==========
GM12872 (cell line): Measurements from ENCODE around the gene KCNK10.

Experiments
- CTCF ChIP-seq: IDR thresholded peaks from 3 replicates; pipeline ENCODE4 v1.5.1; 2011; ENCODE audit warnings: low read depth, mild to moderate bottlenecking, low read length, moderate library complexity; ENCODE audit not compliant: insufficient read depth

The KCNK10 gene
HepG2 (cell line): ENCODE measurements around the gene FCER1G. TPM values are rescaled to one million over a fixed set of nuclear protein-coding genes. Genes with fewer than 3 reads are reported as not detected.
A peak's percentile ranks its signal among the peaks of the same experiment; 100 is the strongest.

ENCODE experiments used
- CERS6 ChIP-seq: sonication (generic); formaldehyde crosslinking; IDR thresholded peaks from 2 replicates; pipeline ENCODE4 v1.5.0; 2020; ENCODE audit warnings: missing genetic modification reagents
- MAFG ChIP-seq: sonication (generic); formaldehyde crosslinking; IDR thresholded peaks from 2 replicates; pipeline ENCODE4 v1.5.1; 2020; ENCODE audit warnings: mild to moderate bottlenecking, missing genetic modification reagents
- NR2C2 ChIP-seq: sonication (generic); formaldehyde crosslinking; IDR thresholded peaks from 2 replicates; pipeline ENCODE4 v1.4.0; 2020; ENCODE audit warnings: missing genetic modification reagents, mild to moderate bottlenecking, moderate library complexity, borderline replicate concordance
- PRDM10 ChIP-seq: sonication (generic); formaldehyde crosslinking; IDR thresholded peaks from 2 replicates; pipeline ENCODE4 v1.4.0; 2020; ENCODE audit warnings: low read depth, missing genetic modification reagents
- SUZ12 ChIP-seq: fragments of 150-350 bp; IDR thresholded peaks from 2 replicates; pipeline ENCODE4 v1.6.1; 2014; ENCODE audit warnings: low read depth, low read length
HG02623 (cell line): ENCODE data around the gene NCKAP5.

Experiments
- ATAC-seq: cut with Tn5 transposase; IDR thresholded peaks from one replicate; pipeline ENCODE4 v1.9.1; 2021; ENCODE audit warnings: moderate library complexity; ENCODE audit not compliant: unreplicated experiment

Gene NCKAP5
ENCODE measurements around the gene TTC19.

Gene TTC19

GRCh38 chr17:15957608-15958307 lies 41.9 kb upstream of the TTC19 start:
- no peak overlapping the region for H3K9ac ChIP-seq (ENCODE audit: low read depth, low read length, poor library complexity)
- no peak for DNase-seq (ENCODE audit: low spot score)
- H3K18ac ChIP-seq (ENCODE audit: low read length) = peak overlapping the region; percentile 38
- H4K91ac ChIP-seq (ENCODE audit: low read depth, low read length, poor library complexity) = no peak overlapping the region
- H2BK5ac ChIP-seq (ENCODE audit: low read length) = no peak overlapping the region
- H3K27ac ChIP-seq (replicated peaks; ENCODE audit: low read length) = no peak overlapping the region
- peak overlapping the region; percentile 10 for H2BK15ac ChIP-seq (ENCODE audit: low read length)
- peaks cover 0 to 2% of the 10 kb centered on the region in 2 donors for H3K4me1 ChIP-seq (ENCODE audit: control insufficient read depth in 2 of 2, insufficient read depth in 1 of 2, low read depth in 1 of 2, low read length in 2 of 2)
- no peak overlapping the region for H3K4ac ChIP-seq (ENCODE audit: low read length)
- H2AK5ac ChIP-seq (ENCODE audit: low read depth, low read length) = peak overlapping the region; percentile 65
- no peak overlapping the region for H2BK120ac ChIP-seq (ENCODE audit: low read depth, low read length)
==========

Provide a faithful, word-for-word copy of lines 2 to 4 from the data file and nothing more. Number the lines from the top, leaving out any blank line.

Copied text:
Experiments
- CTCF ChIP-seq: IDR thresholded peaks from 3 replicates; pipeline ENCODE4 v1.5.1; 2011; ENCODE audit warnings: low read depth, mild to moderate bottlenecking, low read length, moderate library complexity; ENCODE audit not compliant: insufficient read depth

The KCNK10 gene